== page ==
Labour Minister Shirley Bond said the Single Parent Employment Initiative, due to start in September, allows parents to stay on assistance for one year while training for a job.
The program also covers education costs for approved training programs, transportation costs to and from school, and full child-care costs during the job-training period, she said Wednesday.
"Is it right to say to a single parent who is struggling that you either stay home with your children or you go to a training program?" Bond said. "We said, 'No, that's not good enough.' There needs to be support so that a person can choose to go to school confident their child is in proper care."
The province plans to invest $24.5 million over the next five years to help single parents receiving government assistance complete job-training programs.
B.C. estimates that by 2022, there will be one million job openings in the province. Of those potential jobs, more than 78 per cent will require some form of post-secondary education and 44 per cent will be in skilled trades and technical fields, say government estimates.
The province's energy industry, especially exports of liquefied natural gas, is being promoted as a huge potential job and revenue generator. So far, LNG companies are only expressing interest in the province. None have made a decision to start production.
The program was announced at a joint news conference that included Bond, Social Development Minister Michelle Stilwell, Children and Family Development Minister Stephanie Cadieux and advocates for single parents.
Stilwell, who said the program represents a significant social shift for the Liberal government, said 16,000 people on income assistance are eligible for the program.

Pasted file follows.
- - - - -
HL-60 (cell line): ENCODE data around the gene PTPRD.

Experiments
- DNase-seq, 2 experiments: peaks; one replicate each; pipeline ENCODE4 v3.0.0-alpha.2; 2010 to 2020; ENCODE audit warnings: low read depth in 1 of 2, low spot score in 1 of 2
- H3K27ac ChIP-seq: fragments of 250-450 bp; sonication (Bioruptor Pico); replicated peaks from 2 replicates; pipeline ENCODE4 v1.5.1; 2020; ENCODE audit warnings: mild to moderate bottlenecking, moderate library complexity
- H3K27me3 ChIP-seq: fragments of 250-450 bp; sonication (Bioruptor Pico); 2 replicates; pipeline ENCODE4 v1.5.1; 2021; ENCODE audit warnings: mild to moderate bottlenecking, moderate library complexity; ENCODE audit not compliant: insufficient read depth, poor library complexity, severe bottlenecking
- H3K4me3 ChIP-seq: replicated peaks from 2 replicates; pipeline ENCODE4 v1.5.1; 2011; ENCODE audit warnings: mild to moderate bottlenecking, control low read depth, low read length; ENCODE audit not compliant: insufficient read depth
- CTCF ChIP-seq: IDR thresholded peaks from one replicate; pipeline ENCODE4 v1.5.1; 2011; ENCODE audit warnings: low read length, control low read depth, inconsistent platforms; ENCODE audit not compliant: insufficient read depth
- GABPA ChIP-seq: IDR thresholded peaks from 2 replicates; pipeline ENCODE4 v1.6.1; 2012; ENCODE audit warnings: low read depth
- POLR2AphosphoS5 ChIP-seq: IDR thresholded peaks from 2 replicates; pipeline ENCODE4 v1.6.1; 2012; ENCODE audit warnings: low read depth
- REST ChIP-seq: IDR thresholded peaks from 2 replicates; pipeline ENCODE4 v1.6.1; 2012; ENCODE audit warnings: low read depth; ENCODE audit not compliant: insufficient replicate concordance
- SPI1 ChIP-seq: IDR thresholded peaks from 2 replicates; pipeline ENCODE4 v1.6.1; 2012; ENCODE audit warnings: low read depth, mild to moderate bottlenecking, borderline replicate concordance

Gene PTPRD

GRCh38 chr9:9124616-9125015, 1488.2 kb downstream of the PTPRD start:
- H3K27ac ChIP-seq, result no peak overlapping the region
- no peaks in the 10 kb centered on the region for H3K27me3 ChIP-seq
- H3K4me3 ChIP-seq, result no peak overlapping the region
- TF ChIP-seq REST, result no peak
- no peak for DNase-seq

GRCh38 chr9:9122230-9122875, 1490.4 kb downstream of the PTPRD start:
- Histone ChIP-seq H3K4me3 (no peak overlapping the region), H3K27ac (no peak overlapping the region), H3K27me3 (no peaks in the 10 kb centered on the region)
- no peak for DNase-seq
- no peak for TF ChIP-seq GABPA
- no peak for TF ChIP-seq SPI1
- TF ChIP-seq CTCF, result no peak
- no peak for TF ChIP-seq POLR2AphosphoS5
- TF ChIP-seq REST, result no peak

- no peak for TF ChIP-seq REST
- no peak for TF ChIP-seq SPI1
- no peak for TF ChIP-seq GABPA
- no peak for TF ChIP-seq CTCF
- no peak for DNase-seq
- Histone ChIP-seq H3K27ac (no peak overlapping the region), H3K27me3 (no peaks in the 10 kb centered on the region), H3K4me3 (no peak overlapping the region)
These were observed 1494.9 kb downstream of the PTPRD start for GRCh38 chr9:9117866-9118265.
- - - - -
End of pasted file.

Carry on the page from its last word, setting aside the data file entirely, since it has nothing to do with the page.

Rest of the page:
"Our hope is everyone who qualifies will take advantage of this opportunity," she said.
Cadieux said poverty limits choice and opportunities and the employment initiative gives single parents short-term help that could pay huge dividends.
She said single parents currently attending post-secondary programs are not eligible for assistance payments and day-care costs are subsidized, but not fully covered.
The new program will pay total monthly child care fees and cover education costs, Cadieux said.
"We know that child-care costs can be in excess of $1,200 depending on where you live in the province," she said. "We're just going to make sure they are covered."
Single mother Emi Yumura said the program has the potential to transform the lives of single parents and their children.
Yumura, who lives in Surrey with her two-year-old son, said she used the food bank and lived in supportive housing at the YWCA to help her complete a training program.
"I understand what a difference this will make for many single-parent families," she said. "We all have our own stories on how we got to where we are, but we all want to be productive members of society."
Earlier this week, Stilwell announced the doubling of earnings exemptions for families on income assistance.
Last month, the government announced poor single parents will no longer see their income assistance clawed back if they get child-support payments.